The New Republic's Gwyneth Kelly noted:
Finally, a cause to unite a fractured party. Ted Cruz refused to say that he would support torturing terrorism suspects, only because waterboarding, the torture technique he was asked about, isn't torture. Cruz said that waterboarding is merely "vigorous interrogation" that doesn't "meet the generally recognized definition of torture."
 
He is wrong.
What makes this especially noteworthy is that, as recently as December, Cruz's approach to the issue was far less ridiculous.  "We can defend our nation and be strong and uphold our values," the Texas Republican told the Associated Press just two months ago. "There is a reason the bad guys engage in torture. ISIS engages in torture. Iran engages in torture. America does not need to torture to protect ourselves."
 
What he neglected to mention is that, in Cruz's book, actual torture policies don't fall under his narrow definition of "torture."
 
Of course, Cruz wasn't alone. In the same debate, asked about torture, Marco Rubio argued the question itself missed the point. "Here's the bigger problem with all this: we're not interrogating anybody right now," he said. (Add "interrogations" to the list of issues about which Marco Rubio is badly confused.)
 
But leave it to Donald Trump to effectively endorse a campaign platform based on war crimes.
U.S. Republican presidential candidate and U.S. Senator Marco Rubio pauses while answering a question at Nashua Community College in Nashua, N.H., Jan. 7, 2016. (Photo by Brian Snyder/Reuters)

Rubio faces new risks following debate debacle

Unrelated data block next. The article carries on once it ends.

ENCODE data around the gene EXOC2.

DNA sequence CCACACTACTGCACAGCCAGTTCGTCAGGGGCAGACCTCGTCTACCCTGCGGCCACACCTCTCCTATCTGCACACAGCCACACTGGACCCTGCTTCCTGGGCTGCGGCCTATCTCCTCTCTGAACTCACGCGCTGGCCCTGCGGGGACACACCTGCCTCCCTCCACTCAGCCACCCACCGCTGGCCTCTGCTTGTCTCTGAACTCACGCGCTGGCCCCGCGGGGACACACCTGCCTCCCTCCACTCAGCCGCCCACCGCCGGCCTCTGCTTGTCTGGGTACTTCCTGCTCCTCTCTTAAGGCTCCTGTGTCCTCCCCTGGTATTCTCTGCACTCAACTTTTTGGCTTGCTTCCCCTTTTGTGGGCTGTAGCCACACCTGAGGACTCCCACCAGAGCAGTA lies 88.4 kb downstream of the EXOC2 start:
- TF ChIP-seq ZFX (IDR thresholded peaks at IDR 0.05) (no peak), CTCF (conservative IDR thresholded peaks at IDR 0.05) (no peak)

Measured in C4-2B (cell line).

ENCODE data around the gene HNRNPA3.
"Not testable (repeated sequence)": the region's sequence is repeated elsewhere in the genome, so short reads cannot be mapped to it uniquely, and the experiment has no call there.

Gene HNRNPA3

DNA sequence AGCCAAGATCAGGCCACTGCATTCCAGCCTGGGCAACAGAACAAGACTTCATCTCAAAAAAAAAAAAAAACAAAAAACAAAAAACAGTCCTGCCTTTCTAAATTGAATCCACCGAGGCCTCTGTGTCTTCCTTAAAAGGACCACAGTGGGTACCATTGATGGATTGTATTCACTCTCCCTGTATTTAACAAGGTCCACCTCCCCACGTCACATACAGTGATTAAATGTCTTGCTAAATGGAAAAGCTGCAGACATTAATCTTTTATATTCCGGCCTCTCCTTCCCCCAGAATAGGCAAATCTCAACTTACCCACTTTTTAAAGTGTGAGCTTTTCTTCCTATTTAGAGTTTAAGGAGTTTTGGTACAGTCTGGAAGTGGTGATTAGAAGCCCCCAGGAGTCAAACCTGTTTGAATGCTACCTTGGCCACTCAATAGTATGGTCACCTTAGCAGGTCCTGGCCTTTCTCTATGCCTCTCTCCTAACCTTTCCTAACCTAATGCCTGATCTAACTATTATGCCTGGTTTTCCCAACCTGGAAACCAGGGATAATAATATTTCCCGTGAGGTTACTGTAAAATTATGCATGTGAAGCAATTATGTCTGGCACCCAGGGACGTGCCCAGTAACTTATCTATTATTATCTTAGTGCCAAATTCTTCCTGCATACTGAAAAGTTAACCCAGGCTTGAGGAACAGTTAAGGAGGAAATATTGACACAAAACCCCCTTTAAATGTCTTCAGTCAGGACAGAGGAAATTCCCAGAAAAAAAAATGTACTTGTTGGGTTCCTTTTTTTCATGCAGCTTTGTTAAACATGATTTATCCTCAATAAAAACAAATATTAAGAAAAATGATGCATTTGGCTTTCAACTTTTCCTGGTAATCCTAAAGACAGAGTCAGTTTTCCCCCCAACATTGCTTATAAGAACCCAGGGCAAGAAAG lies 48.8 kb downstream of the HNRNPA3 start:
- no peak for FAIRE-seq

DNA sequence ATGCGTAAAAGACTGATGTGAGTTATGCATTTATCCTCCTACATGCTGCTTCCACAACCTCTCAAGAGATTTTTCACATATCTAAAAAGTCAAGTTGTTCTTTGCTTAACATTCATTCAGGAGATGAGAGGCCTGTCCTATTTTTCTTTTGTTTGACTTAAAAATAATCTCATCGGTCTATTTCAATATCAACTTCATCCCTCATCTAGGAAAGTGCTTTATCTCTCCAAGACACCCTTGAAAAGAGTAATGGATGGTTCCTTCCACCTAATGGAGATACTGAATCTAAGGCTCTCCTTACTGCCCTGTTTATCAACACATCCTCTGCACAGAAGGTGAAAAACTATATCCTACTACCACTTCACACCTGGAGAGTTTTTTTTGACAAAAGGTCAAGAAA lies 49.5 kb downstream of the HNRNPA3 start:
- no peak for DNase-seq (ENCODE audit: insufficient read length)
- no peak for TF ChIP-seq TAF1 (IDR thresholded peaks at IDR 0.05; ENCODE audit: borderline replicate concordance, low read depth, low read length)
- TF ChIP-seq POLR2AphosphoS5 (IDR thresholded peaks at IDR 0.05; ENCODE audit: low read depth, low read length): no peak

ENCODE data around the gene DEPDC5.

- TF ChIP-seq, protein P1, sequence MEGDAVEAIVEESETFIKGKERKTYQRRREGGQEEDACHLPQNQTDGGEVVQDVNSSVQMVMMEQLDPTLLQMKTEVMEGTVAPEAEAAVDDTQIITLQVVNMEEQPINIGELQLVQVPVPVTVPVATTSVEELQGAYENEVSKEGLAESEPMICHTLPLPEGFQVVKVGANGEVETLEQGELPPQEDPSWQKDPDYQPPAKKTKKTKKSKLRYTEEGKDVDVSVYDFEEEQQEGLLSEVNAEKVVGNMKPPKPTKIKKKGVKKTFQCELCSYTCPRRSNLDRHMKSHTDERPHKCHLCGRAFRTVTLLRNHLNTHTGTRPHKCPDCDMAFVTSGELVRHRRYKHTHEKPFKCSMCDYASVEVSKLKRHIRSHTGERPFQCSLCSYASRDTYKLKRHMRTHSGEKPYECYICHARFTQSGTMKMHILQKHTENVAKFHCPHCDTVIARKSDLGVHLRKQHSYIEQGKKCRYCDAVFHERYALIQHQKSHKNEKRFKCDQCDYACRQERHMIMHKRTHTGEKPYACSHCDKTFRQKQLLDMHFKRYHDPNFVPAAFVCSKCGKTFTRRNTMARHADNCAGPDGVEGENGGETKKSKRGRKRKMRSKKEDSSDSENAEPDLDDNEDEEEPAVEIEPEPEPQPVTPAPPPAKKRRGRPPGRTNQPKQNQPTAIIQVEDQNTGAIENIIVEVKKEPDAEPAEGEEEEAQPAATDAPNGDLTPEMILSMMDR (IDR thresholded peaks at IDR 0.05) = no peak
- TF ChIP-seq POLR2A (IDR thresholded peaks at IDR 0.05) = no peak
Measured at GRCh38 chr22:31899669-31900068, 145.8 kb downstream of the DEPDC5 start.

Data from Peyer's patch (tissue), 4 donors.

02/08/16 08:00AM

Everything appeared to be falling into place. Marco Rubio's standing in the polls was on the upswing. Donors were rushing to the senator's corner, as were some of his former presidential rivals and Capitol Hill colleagues, pushing his endorsement totals to unrivaled heights.
 
Prediction markets showed Rubio as a prohibitive frontrunner. The senator's staff somehow convinced the media to pretend Rubio won Iowa, despite his third-place finish, and his lock on the GOP nomination was starting to look inevitable.
 
All the Floridian had to do was turn in another strong debate performance -- pundits, as a matter of course, declare Rubio the winner of every debate, sometimes without regard for merit -- and the Rubio Bandwagon could continue without interference.
 
Oops.
 
It was the debate debacle that launched a thousand memes. The Marcobot Moment. The Marco Malfunction. Rubot. Marcosoft. RubiOS. Marco Roboto.
 
In the unlikely event you're just learning about this story, Rubio struggled badly in Saturday night's debate in New Hampshire, getting caught panicking and using the same phrase repeatedly: